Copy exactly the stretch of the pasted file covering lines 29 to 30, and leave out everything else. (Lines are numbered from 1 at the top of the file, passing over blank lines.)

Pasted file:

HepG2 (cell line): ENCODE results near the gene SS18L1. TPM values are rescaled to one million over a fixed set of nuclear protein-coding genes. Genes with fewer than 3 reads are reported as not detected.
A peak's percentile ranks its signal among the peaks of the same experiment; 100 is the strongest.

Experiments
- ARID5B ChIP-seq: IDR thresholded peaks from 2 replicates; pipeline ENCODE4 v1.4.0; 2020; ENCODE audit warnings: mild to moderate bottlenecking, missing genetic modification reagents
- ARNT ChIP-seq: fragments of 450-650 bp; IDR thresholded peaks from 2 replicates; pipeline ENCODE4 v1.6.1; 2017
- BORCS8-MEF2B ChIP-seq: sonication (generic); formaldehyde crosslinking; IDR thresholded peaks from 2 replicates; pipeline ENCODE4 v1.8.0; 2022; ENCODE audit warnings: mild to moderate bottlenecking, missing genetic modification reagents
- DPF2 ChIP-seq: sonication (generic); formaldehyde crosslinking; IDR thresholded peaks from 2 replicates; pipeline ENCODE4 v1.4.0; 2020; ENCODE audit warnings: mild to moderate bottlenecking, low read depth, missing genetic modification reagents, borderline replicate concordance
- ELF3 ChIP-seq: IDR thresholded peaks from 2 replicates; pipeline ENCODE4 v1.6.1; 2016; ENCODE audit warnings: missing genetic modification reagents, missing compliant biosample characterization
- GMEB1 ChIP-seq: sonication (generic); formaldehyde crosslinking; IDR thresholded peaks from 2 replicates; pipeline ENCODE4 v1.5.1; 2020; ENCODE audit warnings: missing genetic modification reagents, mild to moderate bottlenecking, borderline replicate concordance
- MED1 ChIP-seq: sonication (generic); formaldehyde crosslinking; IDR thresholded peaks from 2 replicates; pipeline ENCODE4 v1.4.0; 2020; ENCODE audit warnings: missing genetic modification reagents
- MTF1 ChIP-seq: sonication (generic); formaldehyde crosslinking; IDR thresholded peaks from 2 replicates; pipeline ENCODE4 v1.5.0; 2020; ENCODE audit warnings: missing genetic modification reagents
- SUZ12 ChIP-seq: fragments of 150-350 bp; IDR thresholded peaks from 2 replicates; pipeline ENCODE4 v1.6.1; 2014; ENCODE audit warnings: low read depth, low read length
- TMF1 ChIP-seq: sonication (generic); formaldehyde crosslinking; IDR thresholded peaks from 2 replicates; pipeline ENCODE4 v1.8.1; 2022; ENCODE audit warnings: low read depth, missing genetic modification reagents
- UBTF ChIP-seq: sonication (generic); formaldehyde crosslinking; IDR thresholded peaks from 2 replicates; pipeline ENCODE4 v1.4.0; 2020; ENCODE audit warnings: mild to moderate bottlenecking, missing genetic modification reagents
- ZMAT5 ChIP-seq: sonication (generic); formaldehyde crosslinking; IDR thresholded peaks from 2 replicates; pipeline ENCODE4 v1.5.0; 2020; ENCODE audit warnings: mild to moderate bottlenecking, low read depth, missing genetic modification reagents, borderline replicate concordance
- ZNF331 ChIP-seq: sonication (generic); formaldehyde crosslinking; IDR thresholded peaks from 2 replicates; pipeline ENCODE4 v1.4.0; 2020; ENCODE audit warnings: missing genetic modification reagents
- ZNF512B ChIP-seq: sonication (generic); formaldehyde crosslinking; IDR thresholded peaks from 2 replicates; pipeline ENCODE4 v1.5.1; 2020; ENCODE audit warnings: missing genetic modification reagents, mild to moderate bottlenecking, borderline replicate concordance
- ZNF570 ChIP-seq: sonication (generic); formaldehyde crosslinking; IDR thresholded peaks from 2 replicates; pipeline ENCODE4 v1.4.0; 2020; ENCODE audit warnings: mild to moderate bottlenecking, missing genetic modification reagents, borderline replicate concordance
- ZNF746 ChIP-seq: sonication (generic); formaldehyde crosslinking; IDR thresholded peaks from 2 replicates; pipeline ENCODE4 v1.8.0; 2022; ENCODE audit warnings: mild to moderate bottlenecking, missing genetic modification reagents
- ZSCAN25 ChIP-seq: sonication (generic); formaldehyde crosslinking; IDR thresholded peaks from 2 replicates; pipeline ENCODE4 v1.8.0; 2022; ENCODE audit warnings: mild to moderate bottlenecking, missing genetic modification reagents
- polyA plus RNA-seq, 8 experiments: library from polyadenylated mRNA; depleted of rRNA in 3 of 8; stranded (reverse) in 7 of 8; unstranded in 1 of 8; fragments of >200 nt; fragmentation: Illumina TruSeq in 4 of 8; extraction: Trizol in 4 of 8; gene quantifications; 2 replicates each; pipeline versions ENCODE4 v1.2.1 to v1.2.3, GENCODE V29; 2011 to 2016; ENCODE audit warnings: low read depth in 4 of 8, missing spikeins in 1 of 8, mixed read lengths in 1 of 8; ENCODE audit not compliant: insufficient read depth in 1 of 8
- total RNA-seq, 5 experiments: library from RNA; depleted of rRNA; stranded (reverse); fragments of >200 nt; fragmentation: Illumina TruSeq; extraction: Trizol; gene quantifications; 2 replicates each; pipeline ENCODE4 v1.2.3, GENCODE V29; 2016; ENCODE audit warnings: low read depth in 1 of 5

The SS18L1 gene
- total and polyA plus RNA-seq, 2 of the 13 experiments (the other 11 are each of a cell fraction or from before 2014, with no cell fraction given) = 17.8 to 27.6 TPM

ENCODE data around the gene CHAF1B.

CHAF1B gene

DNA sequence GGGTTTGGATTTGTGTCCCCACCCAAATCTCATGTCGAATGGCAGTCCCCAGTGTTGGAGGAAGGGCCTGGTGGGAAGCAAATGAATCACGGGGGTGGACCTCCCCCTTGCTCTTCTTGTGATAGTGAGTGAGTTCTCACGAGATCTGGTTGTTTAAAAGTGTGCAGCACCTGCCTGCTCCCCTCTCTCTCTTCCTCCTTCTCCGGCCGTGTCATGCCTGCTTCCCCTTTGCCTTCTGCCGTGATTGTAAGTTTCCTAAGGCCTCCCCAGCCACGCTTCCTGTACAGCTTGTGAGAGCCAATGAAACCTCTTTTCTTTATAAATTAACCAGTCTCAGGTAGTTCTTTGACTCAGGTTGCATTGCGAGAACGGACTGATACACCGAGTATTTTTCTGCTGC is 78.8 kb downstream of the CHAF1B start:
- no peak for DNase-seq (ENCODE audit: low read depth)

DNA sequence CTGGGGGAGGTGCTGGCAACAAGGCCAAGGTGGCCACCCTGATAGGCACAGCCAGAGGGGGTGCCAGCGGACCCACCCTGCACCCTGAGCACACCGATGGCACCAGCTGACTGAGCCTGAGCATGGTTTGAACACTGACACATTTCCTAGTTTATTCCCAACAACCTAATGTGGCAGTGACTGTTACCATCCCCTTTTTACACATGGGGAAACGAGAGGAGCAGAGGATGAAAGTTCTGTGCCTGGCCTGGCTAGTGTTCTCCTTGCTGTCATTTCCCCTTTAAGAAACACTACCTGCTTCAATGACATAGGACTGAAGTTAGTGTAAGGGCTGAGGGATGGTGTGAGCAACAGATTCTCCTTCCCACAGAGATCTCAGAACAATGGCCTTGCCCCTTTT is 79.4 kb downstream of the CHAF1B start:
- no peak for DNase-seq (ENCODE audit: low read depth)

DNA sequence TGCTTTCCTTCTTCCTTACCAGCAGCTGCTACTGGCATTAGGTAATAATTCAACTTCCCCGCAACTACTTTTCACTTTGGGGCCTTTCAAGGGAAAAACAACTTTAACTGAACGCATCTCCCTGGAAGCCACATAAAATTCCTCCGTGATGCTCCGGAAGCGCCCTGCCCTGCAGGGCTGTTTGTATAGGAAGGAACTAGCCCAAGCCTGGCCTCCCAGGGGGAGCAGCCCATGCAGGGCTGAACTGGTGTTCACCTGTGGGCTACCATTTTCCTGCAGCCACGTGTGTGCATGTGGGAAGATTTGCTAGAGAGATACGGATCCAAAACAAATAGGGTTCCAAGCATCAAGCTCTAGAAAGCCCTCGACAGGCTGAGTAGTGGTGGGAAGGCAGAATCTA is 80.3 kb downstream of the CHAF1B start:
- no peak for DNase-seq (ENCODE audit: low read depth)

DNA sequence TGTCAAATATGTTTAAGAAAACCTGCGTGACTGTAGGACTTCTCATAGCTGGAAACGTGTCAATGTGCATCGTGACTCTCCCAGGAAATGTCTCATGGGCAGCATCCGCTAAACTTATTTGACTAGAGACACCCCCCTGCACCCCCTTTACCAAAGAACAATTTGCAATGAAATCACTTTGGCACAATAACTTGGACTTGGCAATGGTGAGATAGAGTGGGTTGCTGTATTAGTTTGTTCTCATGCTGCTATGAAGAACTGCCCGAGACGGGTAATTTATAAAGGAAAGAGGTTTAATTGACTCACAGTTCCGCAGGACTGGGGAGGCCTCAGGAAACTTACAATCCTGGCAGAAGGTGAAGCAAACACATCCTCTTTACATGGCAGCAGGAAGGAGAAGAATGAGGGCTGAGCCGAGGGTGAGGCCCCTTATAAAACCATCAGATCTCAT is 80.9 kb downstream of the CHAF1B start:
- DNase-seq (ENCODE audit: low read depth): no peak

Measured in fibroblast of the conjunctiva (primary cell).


DNA sequence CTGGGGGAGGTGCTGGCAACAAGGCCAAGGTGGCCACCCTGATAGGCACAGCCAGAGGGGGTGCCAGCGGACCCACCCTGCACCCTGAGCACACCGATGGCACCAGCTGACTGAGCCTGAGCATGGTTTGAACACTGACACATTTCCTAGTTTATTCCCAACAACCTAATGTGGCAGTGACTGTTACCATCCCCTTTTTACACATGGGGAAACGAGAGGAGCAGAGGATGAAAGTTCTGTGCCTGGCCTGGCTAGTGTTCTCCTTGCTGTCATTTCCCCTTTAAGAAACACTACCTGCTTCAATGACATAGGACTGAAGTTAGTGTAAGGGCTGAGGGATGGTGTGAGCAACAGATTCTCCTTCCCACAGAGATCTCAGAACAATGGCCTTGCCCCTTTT is 79.4 kb downstream of the CHAF1B start:
- no peak for DNase-seq (ENCODE audit: low read depth)